Sediment phosphorus cycling in a nutrient-rich embayment in relation to sediment phosphorus pool and release

Guangzhe Jin, Shin ichi Onodera, Mitsuyo Saito, Yuta Shimizu

Research output: Contribution to journalArticlepeer-review

6 Citations (Scopus)


A semi-enclosed river-mouth bay (Kojima Bay) and the artificial lake within it (Kojima Lake) were studied to examine their nutrient storage and export processes and characteristics. The aim of this study was to perform mass balance analysis using long-term monitoring and historical accumulation data of phosphorus (P) via 210Pb measurements of accumulated sediment. The results are then compared with data based on analysis of P concentrations in core samples to delineate input and output nutrient fluxes in a semi-enclosed bay and an artificial lake, in order to evaluate if the lake sediment is a source or sink of P during the transportation process from the river to the bay. From 1980 to 2008, total P flux into the lake is 3520 tons. The lake sediment phosphorus retention estimated by the model (383 tons) was lower than that obtained by multiplying the average total P concentration in sediment samples by the sediment accumulation rate (1288 tons), possibly indicating that recycling from sediments deposited before 1980 contributed to the recent P cycle. The implication for these data is that the severe eutrophication of the lake in the 1970s led to greatly elevated P levels. The inner artificial lake had a significant amount of trapped P, and the production of diatoms increased in response to P enrichment in lake water, an initial sign of eutrophication. The modeled annual P flux into the lake sediments decreased from ~ 15 g m−2 yr−1 (a flux into the sediment) in 1980 to negative values (a flux out of sediment) by 2008. The decreasing trend of nutrients accumulating in lake sediments suggests the lake is slowly recovering from eutrophication, especially since the 1990s.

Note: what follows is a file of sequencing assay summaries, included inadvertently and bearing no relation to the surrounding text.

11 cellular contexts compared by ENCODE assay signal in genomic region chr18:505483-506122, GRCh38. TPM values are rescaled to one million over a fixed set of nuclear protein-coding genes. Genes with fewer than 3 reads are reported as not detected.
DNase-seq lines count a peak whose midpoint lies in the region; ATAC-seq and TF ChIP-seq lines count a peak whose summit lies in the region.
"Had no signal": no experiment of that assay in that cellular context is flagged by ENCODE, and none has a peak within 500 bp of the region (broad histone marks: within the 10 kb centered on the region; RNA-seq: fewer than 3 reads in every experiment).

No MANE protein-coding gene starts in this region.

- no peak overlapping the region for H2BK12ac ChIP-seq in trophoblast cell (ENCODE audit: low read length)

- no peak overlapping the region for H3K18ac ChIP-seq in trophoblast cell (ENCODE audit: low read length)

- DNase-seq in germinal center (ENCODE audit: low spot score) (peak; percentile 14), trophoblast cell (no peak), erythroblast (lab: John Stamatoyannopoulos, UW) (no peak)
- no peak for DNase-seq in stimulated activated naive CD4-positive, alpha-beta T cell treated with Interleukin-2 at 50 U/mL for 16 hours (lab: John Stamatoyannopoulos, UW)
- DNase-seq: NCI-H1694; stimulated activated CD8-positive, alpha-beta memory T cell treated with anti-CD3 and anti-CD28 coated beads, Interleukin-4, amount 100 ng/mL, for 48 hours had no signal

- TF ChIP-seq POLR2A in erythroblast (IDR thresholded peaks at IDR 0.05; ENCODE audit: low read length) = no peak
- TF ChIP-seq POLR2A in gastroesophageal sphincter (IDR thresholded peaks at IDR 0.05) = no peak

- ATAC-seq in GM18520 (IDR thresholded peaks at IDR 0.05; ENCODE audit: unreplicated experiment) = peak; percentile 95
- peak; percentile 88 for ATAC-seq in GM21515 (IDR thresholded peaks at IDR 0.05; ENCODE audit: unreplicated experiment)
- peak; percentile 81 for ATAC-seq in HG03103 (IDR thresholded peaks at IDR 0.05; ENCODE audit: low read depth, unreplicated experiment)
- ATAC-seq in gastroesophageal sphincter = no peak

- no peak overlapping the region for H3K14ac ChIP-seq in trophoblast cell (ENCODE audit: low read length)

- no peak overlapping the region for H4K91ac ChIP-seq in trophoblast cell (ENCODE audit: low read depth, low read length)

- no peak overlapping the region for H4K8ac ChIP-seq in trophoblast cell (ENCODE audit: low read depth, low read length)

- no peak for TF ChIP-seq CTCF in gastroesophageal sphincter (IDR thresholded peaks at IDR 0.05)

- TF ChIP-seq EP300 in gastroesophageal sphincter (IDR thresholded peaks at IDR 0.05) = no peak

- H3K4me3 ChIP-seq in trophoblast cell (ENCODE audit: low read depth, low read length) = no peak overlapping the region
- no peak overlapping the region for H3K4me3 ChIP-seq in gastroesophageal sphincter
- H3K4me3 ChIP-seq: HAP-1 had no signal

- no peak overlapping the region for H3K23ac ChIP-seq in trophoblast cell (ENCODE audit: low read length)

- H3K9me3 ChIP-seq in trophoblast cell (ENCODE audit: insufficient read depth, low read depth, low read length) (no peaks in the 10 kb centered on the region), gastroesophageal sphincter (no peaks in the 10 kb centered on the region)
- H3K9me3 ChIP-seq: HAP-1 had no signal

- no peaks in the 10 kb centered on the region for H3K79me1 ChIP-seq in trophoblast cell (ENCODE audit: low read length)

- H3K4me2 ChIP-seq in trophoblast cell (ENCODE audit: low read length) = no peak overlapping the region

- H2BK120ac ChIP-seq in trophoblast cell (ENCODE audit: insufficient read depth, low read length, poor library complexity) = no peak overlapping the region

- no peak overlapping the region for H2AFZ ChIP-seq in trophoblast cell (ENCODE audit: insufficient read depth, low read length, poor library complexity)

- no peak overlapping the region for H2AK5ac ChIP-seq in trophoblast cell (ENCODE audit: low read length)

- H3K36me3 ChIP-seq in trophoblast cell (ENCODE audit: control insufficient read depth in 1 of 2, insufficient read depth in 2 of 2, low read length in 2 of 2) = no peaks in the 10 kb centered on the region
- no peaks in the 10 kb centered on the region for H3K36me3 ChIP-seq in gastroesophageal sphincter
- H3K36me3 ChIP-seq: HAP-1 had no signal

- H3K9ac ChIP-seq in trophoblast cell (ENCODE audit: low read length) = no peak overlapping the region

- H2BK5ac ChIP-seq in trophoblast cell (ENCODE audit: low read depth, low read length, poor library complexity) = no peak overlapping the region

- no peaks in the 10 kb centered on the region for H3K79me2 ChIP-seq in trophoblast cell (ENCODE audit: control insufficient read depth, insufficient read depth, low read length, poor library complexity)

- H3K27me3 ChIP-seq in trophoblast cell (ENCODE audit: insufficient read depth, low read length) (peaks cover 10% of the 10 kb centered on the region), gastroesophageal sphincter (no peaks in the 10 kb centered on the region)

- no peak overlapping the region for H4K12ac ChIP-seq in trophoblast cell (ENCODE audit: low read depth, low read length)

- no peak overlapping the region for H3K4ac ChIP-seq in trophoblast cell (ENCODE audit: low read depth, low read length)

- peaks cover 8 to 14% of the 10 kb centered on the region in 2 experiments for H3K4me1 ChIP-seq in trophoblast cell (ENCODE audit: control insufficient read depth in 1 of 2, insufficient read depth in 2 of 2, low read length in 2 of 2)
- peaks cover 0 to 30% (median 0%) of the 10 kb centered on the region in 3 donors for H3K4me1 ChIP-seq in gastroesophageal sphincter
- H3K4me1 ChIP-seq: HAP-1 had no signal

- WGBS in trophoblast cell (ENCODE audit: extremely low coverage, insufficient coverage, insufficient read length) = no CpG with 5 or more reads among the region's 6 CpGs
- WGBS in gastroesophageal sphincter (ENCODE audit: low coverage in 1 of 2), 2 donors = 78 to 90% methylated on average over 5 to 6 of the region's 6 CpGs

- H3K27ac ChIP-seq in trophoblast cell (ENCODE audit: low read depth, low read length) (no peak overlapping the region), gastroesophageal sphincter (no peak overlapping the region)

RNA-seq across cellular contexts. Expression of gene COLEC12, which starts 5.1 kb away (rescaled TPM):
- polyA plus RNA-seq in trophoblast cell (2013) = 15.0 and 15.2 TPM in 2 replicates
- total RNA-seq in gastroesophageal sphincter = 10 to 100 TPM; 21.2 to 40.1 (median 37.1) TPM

Original languageEnglish
Pages (from-to)415-425
Number of pages11
Issue number3
Publication statusPublished - Aug 1 2020


  • Eutrophication recovery
  • Internal release
  • Phosphorus
  • Phosphorus budgets
  • Sediment

ASJC Scopus subject areas

  • Ecology
  • Aquatic Science
  • Water Science and Technology


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